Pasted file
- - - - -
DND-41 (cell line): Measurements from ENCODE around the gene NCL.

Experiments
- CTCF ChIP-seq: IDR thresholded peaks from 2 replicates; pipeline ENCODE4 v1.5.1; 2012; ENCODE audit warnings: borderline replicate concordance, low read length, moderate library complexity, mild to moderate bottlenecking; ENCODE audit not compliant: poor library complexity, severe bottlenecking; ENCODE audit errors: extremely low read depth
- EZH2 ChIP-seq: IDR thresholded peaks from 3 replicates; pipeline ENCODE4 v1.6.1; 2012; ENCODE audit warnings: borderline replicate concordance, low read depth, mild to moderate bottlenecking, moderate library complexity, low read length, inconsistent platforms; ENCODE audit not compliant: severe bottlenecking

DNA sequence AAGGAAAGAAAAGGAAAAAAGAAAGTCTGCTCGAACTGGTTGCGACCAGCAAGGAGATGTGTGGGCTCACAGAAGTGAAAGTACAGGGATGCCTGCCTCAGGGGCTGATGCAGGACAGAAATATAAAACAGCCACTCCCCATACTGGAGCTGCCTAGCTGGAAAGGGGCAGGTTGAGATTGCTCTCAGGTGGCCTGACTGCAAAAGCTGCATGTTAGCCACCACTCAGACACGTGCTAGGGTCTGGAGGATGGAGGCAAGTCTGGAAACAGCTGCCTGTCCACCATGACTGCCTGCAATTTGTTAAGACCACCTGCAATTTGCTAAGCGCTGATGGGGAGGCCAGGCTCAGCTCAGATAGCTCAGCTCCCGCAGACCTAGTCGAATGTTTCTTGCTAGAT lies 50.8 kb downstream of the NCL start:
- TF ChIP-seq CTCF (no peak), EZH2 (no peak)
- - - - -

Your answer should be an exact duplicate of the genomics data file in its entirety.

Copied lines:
DND-41 (cell line): Measurements from ENCODE around the gene NCL.

Experiments
- CTCF ChIP-seq: IDR thresholded peaks from 2 replicates; pipeline ENCODE4 v1.5.1; 2012; ENCODE audit warnings: borderline replicate concordance, low read length, moderate library complexity, mild to moderate bottlenecking; ENCODE audit not compliant: poor library complexity, severe bottlenecking; ENCODE audit errors: extremely low read depth
- EZH2 ChIP-seq: IDR thresholded peaks from 3 replicates; pipeline ENCODE4 v1.6.1; 2012; ENCODE audit warnings: borderline replicate concordance, low read depth, mild to moderate bottlenecking, moderate library complexity, low read length, inconsistent platforms; ENCODE audit not compliant: severe bottlenecking

DNA sequence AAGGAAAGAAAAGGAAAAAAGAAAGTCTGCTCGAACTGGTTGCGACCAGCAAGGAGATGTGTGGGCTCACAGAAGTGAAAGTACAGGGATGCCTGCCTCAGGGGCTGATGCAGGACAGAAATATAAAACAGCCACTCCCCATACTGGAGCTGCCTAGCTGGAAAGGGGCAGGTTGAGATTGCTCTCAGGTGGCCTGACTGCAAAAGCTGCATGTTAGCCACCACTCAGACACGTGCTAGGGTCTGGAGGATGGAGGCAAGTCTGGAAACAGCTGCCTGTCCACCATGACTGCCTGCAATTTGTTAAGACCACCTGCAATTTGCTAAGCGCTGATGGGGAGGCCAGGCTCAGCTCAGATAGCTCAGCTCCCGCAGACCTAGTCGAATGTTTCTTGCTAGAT lies 50.8 kb downstream of the NCL start:
- TF ChIP-seq CTCF (no peak), EZH2 (no peak)